none have evaluated
Since "none" is referring to plural "previous studies" shouldn't it take a plural verb (have evaluated)
11-13 Previous studies have shown a change in blood count parameters in persons living above sea level, but none have evaluated the effect of living below sea level.
That's right – none can be singular or plural depending on what it is referring to. To add to Tolley's suggestion, you could also write:
. . . but none of these studies have/has (whichever you feel more comfortable with – both are correct) evaluated the effect of living below sea level.
There are a couple more issues to address, however. If 11-13 is some kind of section heading (I'm wondering about this because you have a capitalized Previous) then you should separate it with a period. If you are saying, Between 11 and 13 previous studies . . ., you should phrase it as I have done to avoid beginning the sentence with numerals. The alternative would be to spell out Eleven to thirteen previous studies . . . (note lower-case p).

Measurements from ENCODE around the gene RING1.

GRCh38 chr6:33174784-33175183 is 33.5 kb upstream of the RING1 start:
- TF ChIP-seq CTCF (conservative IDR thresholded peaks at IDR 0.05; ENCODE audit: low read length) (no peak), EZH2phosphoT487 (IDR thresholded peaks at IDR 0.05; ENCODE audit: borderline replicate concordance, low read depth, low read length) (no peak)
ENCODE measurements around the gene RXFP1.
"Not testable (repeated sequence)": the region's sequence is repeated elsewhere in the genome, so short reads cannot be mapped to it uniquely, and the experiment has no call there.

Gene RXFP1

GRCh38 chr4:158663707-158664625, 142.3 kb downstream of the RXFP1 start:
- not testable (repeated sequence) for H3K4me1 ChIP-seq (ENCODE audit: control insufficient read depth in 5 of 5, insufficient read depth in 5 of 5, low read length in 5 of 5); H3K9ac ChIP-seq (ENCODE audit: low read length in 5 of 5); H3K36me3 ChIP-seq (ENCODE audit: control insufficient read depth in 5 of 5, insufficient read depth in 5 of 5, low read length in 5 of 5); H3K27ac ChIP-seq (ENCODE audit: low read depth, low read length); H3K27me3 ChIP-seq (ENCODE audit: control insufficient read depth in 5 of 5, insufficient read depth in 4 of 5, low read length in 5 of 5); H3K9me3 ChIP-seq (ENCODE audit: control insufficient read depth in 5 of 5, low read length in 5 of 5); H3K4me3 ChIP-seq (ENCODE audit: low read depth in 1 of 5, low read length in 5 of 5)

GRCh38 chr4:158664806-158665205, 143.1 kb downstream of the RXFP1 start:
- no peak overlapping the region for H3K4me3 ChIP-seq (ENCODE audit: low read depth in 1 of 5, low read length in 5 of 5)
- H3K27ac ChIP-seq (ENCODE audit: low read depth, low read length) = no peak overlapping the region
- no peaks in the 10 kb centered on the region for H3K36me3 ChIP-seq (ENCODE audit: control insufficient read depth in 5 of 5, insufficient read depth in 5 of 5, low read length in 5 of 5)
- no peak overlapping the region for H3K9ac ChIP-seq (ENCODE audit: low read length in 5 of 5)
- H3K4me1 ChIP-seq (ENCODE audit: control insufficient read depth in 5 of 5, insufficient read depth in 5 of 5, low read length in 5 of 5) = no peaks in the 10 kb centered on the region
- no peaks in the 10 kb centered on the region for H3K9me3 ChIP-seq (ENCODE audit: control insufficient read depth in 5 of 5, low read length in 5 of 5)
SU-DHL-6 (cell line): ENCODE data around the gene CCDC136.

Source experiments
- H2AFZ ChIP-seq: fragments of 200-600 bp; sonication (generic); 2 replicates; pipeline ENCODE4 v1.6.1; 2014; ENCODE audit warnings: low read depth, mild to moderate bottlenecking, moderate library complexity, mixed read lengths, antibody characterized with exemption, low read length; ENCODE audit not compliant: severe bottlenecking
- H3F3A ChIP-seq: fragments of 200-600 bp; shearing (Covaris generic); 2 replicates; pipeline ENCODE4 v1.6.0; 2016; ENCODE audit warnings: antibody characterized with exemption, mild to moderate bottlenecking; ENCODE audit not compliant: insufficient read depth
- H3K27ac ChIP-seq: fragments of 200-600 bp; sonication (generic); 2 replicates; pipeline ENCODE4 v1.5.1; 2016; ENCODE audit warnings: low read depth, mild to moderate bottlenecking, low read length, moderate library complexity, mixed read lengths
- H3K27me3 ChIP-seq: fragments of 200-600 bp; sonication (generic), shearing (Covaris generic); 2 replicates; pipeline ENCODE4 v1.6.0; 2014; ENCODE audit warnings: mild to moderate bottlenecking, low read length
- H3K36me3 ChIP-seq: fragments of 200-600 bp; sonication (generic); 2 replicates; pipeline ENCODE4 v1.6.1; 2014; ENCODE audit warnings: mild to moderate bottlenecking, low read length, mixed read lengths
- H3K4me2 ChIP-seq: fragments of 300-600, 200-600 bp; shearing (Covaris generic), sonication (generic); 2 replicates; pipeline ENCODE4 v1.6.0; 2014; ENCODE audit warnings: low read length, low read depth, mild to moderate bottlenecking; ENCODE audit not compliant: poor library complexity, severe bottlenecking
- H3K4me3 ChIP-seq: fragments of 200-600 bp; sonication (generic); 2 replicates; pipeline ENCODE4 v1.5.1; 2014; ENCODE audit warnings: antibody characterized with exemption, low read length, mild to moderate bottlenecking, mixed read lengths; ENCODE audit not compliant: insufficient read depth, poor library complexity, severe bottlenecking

Additionally, you need a hyphen in blood-count (this is an open compound noun functioning as an adjective) so as to avoid any possible ambiguity between parameters of the blood count (your meaning) and count parameters of the blood (no such thing). In other words, the blood does not have count parameters, whereas the blood count does.
|link comment||edited Oct 02 '12 at 18:52 Peter Guess Expert|
Hero of the day
Person gave the most answers!